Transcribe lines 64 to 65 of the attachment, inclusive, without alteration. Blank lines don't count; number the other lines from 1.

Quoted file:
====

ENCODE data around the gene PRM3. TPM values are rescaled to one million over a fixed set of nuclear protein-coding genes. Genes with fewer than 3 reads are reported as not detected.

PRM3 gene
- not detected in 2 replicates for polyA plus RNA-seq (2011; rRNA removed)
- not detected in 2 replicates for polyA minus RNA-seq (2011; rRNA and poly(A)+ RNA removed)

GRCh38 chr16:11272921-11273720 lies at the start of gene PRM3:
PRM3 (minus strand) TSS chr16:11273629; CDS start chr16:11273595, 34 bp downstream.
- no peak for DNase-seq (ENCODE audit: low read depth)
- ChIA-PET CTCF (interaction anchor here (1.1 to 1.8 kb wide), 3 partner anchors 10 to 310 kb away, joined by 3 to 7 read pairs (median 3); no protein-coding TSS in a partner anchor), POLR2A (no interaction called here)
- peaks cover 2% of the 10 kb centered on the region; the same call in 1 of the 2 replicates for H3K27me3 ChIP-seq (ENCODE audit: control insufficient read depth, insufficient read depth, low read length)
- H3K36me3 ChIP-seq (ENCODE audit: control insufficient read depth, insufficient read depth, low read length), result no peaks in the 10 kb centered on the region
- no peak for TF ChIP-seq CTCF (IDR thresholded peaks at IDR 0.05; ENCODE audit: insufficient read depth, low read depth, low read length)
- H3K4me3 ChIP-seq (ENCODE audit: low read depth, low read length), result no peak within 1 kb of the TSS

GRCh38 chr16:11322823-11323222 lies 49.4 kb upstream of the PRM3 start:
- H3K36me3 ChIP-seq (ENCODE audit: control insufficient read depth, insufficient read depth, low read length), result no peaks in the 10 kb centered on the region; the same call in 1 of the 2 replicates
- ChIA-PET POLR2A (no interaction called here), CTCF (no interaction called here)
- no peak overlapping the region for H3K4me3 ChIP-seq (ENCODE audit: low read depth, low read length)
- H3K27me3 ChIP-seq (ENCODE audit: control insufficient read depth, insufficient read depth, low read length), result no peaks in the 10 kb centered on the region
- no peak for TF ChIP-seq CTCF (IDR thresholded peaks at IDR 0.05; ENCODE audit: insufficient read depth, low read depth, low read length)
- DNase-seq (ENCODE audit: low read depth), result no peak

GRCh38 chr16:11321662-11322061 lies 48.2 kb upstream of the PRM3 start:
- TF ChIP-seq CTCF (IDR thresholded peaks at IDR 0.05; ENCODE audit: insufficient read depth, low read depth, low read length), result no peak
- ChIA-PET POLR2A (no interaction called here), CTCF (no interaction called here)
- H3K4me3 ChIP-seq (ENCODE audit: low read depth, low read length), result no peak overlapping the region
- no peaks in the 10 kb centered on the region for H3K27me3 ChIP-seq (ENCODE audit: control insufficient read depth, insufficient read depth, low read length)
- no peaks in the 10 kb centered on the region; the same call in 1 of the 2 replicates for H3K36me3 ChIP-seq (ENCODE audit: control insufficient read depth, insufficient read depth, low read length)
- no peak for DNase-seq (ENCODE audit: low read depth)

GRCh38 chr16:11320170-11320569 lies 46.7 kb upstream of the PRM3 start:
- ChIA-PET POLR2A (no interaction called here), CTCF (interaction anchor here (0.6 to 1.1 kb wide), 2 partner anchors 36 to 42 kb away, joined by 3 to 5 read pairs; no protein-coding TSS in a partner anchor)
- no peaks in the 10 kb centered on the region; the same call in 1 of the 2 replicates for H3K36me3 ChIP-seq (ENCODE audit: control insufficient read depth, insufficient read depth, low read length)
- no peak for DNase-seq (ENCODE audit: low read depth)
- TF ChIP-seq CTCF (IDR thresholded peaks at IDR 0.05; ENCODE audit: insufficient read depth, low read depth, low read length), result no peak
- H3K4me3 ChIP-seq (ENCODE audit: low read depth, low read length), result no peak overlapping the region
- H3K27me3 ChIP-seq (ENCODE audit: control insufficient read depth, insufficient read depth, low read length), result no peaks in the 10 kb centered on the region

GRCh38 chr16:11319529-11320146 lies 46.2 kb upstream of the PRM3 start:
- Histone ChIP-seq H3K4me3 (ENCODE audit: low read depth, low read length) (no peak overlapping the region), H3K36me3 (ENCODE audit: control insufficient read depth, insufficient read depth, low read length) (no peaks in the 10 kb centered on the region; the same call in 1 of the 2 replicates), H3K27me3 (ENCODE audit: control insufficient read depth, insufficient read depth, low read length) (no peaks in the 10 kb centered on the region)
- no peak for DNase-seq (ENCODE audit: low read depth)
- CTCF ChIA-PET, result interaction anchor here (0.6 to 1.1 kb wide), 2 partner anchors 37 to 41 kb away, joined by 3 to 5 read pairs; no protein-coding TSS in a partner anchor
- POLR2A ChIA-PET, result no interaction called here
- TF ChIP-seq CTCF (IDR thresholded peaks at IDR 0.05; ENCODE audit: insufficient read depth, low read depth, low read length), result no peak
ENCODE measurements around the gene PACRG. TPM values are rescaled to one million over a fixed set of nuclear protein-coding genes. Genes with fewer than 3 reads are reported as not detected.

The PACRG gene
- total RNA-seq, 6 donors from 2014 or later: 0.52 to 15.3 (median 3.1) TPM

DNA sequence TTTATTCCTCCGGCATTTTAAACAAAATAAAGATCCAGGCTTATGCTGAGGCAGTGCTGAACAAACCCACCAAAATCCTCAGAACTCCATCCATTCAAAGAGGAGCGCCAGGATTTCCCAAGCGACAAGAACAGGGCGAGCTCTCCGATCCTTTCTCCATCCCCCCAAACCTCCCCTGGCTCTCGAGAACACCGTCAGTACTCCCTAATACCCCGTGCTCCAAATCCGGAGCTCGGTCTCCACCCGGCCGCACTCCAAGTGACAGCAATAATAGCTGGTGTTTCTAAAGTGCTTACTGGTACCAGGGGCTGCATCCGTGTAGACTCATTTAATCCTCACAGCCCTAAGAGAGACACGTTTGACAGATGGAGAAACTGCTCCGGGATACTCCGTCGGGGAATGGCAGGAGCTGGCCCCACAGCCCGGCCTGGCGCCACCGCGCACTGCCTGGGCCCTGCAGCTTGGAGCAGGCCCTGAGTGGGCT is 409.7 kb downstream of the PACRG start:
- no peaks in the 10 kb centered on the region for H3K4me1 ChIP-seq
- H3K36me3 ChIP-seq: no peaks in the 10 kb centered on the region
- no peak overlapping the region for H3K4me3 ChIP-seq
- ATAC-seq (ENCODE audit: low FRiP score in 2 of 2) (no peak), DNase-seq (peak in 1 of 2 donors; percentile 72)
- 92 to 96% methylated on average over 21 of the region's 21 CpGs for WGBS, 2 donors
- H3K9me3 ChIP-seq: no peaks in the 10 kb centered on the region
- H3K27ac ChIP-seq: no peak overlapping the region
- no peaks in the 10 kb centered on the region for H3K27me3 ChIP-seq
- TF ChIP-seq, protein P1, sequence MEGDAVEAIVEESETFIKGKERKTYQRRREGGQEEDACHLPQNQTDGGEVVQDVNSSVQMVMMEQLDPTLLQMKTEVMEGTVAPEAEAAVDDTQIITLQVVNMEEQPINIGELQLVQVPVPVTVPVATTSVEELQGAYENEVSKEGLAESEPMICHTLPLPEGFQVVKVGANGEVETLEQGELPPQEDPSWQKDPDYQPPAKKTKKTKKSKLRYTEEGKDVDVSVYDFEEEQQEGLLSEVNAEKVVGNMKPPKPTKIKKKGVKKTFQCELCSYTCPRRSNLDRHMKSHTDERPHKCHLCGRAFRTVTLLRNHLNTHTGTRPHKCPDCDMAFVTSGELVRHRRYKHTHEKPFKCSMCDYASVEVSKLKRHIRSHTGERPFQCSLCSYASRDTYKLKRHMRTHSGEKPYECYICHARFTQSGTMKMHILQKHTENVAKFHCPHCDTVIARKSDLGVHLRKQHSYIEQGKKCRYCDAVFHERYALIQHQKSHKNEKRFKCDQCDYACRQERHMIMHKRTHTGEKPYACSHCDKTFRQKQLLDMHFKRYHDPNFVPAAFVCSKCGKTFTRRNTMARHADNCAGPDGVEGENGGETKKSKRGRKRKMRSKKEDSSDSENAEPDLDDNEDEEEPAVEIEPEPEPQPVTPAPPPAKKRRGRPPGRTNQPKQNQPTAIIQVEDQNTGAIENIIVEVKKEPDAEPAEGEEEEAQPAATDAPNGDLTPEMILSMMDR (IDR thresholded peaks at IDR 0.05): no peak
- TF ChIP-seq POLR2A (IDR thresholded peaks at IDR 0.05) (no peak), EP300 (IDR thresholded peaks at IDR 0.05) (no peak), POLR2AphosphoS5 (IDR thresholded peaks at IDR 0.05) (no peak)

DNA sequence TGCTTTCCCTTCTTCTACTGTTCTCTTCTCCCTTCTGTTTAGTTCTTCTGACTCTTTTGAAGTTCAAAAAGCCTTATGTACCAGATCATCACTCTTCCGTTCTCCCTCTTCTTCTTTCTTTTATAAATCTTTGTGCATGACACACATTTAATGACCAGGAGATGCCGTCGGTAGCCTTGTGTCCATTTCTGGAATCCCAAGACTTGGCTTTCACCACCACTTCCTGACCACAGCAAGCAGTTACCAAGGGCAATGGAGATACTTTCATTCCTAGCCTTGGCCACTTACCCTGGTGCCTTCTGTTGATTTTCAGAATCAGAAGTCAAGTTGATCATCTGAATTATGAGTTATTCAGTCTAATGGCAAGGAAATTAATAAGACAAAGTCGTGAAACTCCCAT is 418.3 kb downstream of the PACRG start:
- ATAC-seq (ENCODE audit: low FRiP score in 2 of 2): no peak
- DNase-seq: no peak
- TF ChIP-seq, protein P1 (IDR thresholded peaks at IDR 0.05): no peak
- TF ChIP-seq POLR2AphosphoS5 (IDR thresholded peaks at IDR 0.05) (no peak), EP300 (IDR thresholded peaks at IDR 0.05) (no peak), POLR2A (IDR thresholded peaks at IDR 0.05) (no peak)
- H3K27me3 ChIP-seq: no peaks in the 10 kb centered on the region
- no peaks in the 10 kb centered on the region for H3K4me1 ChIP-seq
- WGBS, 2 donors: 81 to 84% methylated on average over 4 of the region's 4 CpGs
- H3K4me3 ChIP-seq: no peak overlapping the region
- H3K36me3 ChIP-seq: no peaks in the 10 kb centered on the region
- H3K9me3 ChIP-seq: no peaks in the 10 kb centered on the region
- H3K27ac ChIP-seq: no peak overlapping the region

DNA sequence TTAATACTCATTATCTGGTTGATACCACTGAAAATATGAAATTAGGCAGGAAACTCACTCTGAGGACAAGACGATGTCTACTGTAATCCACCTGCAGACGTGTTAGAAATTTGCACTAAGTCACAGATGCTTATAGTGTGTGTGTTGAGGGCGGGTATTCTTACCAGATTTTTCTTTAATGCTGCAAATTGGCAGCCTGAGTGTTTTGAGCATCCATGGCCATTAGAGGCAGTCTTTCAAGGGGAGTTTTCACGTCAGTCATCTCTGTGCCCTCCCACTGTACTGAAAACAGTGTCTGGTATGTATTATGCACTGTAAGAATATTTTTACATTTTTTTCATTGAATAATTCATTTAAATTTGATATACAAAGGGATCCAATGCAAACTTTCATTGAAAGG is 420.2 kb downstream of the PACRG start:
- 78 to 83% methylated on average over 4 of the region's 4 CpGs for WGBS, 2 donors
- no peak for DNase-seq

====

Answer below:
- H3K9me3 ChIP-seq: no peaks in the 10 kb centered on the region
- H3K27ac ChIP-seq: no peak overlapping the region